When encoding desired display colorimetry for BT.1886 display, where the black level of the display is unknown (as is always the situation when delivering video for a wide audience) the recommended approach is to use a value of zero for ${L}_{B}$. For this reason, the ACES Rec. 709 Output Transform uses pure 2.4 gamma.

#### 4.1.3sRGB

Due to differences in inherent display technologies, there is substantial variation in the appearance of RGB when the same code values are sent to multiple computer displays, making the unambiguous distribution of RGB imagery difficult. As a solution, a standard idealized computer display has been defined, sRGB, which real displays often attempt to reproduce. The intent of sRGB (Standard RGB) is to define the color characteristics of a standardized RGB display, such that imagery on one monitor matches the appearance of a different monitor. Older display technologies (such as CRTs) naturally approach the sRGB specification. However, modern technologies, such as LCD and OLED which have very different inherent image responses, typically provide an option to emulate the sRGB specification to maintain compatibility with existing imagery.

sRGB uses the primaries and D65 white point specified in ITU-R BT.709, and thus can represent the same gamut of colors as Rec. 709.

The sRGB encoding function is defined as:

 $V=\left\{\begin{array}{cc}L×12.92\phantom{\rule{1em}{0ex}}\hfill & L\le 0.0031308\hfill \\ 1.055×{L}^{\frac{1}{2.4}}-0.055\phantom{\rule{1em}{0ex}}\hfill & L>0.0031308\hfill \end{array}\right\$ (4.3)

Where $L$ is the luminance of the image normalized to the range 0-1 and $V$ is the resulting encoded signal. The sRGB encoded signal is commonly stored as an 8 bit integer, which would be $round\left(V×255\right)$.

The sRGB decoding function is defined as:

 $L=\left\{\begin{array}{cc}\frac{V}{12.92}\phantom{\rule{1em}{0ex}}\hfill & V<0.04045\hfill \\ {\left(\frac{V+0.055}{1.055}\right)}^{2.4}\phantom{\rule{1em}{0ex}}\hfill & V\ge 0.04045\hfill \end{array}\right\$ (4.4)

There has been some debate about the EOTF to be used for displaying sRGB image data. Since the sRGB transfer function approximates 2.2 gamma, some have taken from the specification that it defines an OETF to be used when encoding image data for a display with 2.2 gamma, and that the linear portion near black exists only to minimize quantization error in integer implementations. Others contend that the sRGB decoding function should be used as the EOTF so that the sRGB curve can be used to exactly encode desired display colorimetry.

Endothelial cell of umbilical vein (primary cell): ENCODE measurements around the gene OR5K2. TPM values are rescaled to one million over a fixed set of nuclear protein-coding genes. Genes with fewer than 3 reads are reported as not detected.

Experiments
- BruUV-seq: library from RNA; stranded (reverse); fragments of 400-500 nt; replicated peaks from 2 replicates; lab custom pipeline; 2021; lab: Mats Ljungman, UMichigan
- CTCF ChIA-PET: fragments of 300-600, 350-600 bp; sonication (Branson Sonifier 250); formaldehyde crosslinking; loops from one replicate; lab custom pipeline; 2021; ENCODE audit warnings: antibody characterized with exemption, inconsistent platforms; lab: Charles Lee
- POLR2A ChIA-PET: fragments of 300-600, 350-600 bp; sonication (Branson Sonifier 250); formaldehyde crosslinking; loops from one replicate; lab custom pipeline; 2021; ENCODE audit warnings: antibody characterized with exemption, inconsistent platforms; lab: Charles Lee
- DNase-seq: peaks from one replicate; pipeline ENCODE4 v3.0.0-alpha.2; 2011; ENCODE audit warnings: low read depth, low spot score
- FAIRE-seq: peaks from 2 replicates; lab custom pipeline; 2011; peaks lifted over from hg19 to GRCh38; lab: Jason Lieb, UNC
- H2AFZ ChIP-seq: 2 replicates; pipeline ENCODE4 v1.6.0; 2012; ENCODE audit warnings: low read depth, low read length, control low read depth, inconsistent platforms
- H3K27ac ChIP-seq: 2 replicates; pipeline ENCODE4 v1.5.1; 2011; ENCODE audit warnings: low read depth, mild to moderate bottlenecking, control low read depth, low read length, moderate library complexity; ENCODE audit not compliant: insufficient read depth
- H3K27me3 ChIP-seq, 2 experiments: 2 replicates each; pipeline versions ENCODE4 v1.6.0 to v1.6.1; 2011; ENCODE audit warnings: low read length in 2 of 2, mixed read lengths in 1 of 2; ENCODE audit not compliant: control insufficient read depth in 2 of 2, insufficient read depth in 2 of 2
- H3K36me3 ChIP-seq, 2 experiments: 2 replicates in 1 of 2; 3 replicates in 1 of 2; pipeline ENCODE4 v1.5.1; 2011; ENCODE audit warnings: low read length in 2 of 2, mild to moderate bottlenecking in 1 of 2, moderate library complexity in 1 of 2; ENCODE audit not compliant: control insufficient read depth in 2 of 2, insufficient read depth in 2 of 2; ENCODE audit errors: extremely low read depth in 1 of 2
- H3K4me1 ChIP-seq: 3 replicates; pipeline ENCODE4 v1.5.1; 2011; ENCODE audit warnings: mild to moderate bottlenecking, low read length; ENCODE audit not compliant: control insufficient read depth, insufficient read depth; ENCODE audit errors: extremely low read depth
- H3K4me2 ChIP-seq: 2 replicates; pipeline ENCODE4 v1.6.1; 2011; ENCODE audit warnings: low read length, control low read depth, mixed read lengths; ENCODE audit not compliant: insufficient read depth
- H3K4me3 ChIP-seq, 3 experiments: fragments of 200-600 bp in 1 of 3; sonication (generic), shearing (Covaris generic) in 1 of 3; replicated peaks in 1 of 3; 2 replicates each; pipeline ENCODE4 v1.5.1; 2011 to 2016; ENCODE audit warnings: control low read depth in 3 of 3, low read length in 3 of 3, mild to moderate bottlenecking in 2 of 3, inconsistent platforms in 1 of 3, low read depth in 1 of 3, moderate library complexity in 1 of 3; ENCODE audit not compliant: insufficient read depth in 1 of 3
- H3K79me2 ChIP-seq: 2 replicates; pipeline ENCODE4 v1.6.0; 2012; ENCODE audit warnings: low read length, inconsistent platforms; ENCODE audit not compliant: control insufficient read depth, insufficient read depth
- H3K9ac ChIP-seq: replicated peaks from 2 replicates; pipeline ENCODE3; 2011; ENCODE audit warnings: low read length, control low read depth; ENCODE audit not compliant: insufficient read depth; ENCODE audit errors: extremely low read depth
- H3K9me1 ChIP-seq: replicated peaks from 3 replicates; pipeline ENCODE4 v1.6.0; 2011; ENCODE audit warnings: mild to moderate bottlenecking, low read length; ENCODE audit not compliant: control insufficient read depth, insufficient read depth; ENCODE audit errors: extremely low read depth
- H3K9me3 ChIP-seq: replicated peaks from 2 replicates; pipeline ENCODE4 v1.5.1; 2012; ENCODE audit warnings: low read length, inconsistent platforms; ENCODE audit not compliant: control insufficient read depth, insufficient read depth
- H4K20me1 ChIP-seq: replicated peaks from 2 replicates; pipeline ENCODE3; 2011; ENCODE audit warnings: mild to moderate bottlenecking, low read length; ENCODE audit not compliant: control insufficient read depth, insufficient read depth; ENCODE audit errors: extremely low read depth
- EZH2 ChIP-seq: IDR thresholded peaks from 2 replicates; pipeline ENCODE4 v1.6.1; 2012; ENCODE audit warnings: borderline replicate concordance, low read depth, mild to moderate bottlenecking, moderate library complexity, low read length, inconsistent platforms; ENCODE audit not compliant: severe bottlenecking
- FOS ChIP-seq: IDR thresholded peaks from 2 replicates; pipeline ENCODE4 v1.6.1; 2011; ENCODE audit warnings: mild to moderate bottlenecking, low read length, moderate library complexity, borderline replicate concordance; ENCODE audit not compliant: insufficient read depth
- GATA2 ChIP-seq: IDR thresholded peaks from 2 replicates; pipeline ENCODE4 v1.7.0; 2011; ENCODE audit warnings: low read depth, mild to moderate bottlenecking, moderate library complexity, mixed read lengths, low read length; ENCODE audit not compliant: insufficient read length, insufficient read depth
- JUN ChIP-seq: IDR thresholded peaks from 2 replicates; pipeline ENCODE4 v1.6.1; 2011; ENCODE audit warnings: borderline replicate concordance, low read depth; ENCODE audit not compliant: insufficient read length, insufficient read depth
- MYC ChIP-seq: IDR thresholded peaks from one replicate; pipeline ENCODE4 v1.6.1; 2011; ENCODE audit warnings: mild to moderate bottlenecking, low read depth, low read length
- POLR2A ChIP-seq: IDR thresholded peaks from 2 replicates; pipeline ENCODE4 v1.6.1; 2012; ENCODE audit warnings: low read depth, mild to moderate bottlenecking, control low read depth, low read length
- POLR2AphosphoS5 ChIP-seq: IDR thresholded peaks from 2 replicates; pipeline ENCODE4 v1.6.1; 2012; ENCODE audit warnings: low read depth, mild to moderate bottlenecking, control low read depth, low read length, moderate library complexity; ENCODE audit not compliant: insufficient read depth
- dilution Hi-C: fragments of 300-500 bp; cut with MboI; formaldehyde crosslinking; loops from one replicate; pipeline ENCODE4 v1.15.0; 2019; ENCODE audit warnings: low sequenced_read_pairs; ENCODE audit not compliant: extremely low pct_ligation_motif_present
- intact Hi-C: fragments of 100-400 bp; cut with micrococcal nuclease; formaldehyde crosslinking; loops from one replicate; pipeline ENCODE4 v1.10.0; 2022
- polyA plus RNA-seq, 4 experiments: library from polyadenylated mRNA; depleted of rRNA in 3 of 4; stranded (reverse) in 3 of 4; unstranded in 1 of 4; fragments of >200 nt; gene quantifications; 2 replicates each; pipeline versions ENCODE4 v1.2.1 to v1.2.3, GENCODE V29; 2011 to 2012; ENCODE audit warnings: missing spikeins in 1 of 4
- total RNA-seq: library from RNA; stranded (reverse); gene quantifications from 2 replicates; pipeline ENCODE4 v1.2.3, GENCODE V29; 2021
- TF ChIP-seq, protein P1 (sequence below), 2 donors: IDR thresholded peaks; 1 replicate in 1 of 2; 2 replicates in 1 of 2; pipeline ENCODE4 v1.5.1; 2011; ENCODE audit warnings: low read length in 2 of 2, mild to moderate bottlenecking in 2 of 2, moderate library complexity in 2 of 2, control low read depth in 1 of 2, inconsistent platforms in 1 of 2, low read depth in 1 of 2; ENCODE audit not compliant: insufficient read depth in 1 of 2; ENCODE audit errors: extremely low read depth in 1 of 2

The IEC, who published the sRGB standard as IEC 61966-2-1:1999 (International Electrotechnical Commission, 1999) have confirmed that the proper EOTF for sRGB is the decoding function given above, and that the encoding function is intended to encode display colorimetry.

Since there are still some who recommend calibrating sRGB monitors to pure 2.2 gamma, outside a situation where both the encoding of the image data and the calibration of the display are within your control, it is not possible to be certain of the exact luminance which will result on an end user’s sRGB display from a given encoding.

The situation is complicated still further by viewing environment. One of the aims of the sRGB specification was to define a standard for display of video material on a computer monitor such that there is a perceptual match between a video monitor in its expected viewing environment and a computer monitor in a brighter environment. This would suggest that video images should not be modified for viewing on an sRGB monitor, as the necessary compensation is already built into the display. ACES provides separate Output Transforms for Rec. 709 and sRGB, intended to produce the same display colorimetry on the two display standards. This is however only an appropriate approach if the two displays are to be viewed in the same environment, defined as “dim” in the Output Transform.

 Red Green Blue White Point 0.640, 0.330 0.300, 0.600 0.150, 0.060 0.3127, 0.3290 (D65)

#### 4.1.4Rec. 2020

ITU-R BT.2020 (International Telecommunication Union, 2015a), commonly called Rec. 2020 defines a color space wider than Rec. 709, using D65 white, which was initially defined for wide gamut standard dynamic range encodings, but whose primaries have been adopted for HDR. These primaries are in fact normally used simply as encoding primaries, with the colors limited to a smaller gamut such as P3, since no current display covers the Rec. 2020 gamut. Like Rec. 709, the Rec. 2020 specification defines an encoding curve for a hypothetical SDR camera which is in fact almost never used. The OETF defined by Rec. 2020 is:

 $V=\left\{\begin{array}{cc}\alpha ×{L}^{0.45}-\left(\alpha -1\right)\phantom{\rule{1em}{0ex}}\hfill & L\ge \beta \hfill \\ L×4.5\phantom{\rule{1em}{0ex}}\hfill & L<\beta \hfill \end{array}\right\$ (4.5)